I met Pam and her dog, who were both lively and at ease in their off-grid habitat. She fired up the campstove and heated a savory homemade lunch of locally-sourced buffalo stew. Her way with local ingredients is central to her programs.
After lunch, we strolled up the hill to the circle of tipis. Even with their canvases rolled up and stowed away for the winter, the ring of tipi structures stood tall and prominent against the snow.
We walked to an overlook and talked about all sorts of things — from new business strategy and marketing to black bears and wildfires to life and aspirations for the future. A seasoned educator, Pam wove tales and lessons from indigenous wisdom into her narratives. This is her vision: to impart her cultural heritage to others in an authentic, immersive setting.
As the day wound down, I drove back brainstorming ways to help point visitors her way.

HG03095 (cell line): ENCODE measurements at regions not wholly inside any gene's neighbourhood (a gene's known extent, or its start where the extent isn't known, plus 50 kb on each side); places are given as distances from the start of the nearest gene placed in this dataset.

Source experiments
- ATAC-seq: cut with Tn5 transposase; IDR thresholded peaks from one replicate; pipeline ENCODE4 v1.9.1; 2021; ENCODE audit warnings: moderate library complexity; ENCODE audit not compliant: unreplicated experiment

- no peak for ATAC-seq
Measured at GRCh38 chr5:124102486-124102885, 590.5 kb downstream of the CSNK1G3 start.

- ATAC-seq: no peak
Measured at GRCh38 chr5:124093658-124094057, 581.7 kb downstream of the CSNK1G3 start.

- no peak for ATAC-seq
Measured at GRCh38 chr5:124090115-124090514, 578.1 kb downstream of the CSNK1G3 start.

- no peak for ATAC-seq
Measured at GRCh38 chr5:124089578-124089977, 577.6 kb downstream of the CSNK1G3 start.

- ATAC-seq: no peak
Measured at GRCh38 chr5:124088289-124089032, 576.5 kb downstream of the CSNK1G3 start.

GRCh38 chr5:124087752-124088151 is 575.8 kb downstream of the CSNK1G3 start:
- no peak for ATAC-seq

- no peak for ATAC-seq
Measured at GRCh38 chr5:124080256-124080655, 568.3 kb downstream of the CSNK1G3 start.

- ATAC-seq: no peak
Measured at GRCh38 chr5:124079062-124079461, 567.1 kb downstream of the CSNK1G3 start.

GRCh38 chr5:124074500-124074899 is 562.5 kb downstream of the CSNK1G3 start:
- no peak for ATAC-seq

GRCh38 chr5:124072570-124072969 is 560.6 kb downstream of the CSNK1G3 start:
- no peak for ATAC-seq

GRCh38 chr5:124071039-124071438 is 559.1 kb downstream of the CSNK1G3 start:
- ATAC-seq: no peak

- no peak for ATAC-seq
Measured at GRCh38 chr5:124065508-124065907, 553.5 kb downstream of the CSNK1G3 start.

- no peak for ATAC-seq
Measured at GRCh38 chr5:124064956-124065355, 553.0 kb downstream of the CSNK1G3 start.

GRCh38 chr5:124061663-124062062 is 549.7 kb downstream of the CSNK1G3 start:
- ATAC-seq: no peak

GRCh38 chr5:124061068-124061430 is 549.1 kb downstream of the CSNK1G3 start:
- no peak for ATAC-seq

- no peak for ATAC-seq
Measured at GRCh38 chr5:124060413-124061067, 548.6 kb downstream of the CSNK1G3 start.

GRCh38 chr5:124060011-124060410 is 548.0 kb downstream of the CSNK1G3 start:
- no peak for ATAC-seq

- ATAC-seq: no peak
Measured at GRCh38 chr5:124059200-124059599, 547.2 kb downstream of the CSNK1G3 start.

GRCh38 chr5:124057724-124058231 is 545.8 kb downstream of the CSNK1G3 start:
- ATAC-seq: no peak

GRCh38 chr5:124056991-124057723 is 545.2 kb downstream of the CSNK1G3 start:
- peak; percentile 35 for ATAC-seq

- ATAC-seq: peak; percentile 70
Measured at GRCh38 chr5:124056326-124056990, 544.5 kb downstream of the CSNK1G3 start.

Early Seeds Sprouting
As with any remote, grassroots, small-scale bootstrapping tourism project, progress is slow and hard-won — especially in the beginning. With a focus on finding no-cost and low-cost marketing opportunities, we’ve managed to claim business listings on the highest-priority relevant sites.
- Indigenous Roots on Google Businesses
- Indigenous Roots on TripAdvisor
- Indigenous Roots on Atlas Obscura
- Indigenous Roots on Facebook
- Events listings on Colorado.com
- Events listings on EventsinColorado.com
- Events listings on Puebloevents.net
We have more listings and media projects in the works. If you’re interested in the Indigenous Roots experience, get in touch!
If you have a heritage or agricultural tourism project in Colorado that could benefit from CTO resources such as consulting hours and grant funding, the program has been renamed from CHAMP to CRAFT. Find out more.